2018-04-10 11:16 UTC-0700 ~ Alexei Starovoitov
> On Tue, Apr 10, 2018 at 03:41:50PM +0100, Quentin Monnet wrote:
>> Remove previous "overview" of eBPF helpers from user bpf.h header.
>> Replace it by a comment explaining how to process the new documentation
>> (to come in following patches) with a Python script to produce RST, then
>> man page documentation.
>> Also add the aforementioned Python script under scripts/. It is used to
>> process include/uapi/linux/bpf.h and to extract helper descriptions, to
>> turn it into a RST document that can further be processed with rst2man
>> to produce a man page. The script takes one "--filename <path/to/file>"
>> option. If the script is launched from scripts/ in the kernel root
>> directory, it should be able to find the location of the header to
>> parse, and "--filename <path/to/file>" is then optional. If it cannot
>> find the file, then the option becomes mandatory. RST-formatted
>> documentation is printed to standard output.
>> Typical workflow for producing the final man page would be:
>>     $ ./scripts/bpf_helpers_doc.py \
>>             --filename include/uapi/linux/bpf.h > /tmp/bpf-helpers.rst
>>     $ rst2man /tmp/bpf-helpers.rst > /tmp/bpf-helpers.7
>>     $ man /tmp/bpf-helpers.7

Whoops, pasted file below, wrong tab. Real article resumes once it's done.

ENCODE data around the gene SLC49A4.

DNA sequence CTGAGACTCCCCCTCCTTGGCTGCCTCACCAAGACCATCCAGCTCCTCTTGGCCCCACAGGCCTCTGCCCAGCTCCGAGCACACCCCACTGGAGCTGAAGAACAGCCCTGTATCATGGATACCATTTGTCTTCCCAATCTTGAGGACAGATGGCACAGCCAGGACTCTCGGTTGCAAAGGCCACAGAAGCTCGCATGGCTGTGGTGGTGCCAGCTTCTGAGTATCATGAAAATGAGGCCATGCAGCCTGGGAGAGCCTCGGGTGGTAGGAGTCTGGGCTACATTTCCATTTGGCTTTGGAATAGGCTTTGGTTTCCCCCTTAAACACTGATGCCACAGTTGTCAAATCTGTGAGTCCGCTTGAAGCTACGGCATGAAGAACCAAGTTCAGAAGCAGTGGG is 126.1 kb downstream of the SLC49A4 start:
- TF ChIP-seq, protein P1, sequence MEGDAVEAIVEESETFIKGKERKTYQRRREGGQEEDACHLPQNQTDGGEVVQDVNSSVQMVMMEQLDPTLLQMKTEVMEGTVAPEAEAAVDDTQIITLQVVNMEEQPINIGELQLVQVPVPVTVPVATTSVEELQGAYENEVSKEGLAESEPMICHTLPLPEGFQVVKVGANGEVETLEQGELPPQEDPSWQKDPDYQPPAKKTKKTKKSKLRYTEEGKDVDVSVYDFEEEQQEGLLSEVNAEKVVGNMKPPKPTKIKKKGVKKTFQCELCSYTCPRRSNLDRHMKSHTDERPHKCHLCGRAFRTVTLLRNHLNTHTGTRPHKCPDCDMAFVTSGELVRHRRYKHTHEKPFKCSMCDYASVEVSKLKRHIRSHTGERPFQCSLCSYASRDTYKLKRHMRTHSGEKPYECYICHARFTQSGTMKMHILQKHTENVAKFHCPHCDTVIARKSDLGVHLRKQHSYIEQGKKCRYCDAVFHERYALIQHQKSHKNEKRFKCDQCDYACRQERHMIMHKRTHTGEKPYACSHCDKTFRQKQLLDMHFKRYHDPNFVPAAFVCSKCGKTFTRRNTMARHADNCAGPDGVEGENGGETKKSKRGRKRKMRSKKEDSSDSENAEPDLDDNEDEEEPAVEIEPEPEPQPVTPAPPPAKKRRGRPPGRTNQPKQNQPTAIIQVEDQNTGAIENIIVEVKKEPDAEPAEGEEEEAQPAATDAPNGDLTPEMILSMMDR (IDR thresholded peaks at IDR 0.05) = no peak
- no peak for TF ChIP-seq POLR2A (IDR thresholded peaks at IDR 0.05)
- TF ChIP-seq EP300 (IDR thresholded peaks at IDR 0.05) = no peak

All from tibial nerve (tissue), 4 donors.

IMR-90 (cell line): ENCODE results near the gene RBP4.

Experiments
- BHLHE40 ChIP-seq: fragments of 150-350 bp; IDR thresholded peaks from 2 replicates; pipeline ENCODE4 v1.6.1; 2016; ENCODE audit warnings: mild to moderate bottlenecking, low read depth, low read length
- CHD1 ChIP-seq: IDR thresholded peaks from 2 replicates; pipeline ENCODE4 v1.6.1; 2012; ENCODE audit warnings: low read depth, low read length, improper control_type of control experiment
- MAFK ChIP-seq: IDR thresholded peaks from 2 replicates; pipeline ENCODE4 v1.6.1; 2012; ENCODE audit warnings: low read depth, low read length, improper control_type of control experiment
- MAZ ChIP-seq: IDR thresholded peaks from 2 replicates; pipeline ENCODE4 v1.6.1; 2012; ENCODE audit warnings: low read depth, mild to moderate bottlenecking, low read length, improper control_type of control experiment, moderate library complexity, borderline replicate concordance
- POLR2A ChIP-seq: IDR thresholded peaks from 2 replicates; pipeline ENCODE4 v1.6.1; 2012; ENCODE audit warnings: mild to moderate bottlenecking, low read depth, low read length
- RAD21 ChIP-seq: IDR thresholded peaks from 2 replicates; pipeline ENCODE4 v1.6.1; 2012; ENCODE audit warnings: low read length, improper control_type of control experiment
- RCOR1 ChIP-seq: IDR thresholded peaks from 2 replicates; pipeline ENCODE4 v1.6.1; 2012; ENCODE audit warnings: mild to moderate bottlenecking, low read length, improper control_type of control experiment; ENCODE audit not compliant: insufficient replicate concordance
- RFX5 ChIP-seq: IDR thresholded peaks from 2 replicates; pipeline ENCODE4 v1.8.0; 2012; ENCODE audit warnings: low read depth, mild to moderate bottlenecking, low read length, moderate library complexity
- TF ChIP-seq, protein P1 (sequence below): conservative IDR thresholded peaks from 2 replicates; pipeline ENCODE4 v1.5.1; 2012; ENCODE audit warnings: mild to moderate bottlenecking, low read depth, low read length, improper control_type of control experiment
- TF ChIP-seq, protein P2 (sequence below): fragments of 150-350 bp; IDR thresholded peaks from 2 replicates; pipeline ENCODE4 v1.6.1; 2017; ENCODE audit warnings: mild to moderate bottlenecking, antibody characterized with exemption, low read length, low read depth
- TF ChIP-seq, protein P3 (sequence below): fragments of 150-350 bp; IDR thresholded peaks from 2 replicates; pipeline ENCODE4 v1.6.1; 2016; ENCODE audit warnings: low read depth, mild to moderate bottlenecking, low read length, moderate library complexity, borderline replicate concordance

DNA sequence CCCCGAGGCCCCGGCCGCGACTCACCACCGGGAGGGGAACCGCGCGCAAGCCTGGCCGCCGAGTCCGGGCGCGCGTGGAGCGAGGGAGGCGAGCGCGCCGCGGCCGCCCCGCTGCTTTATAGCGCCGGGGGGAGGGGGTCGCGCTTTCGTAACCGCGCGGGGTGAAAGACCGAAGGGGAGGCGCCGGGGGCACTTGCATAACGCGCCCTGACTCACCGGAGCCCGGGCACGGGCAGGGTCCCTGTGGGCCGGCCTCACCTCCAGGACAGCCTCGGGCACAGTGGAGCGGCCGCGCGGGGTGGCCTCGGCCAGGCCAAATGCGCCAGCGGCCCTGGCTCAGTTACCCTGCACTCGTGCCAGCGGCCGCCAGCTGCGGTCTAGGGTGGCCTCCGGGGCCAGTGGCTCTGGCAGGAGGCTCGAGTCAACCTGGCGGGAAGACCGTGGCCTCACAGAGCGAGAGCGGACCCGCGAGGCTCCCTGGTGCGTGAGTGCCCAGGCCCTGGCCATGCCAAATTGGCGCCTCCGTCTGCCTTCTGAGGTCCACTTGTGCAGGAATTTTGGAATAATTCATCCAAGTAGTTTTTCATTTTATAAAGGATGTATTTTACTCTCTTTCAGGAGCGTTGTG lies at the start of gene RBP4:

>> Note that the tool kernel-doc cannot be used to document eBPF helpers,
>> whose signatures are not available directly in the header files
>> (pre-processor directives are used to produce them at the beginning of
>> the compilation process).
>> Signed-off-by: Quentin Monnet <quentin.mon...@netronome.com>
>> ---
>>  include/uapi/linux/bpf.h   | 406 
>> ++------------------------------------------
>>  scripts/bpf_helpers_doc.py | 414 
>> +++++++++++++++++++++++++++++++++++++++++++++
>>  2 files changed, 430 insertions(+), 390 deletions(-)
>>  create mode 100755 scripts/bpf_helpers_doc.py


>> diff --git a/scripts/bpf_helpers_doc.py b/scripts/bpf_helpers_doc.py
>> new file mode 100755
>> index 000000000000..3a15ba3f0a83
>> --- /dev/null
>> +++ b/scripts/bpf_helpers_doc.py
>> @@ -0,0 +1,414 @@
>> +#!/usr/bin/python3
>> +#
>> +# Copyright (C) 2018 Netronome Systems, Inc.
>> +#
>> +# This software is licensed under the GNU General License Version 2,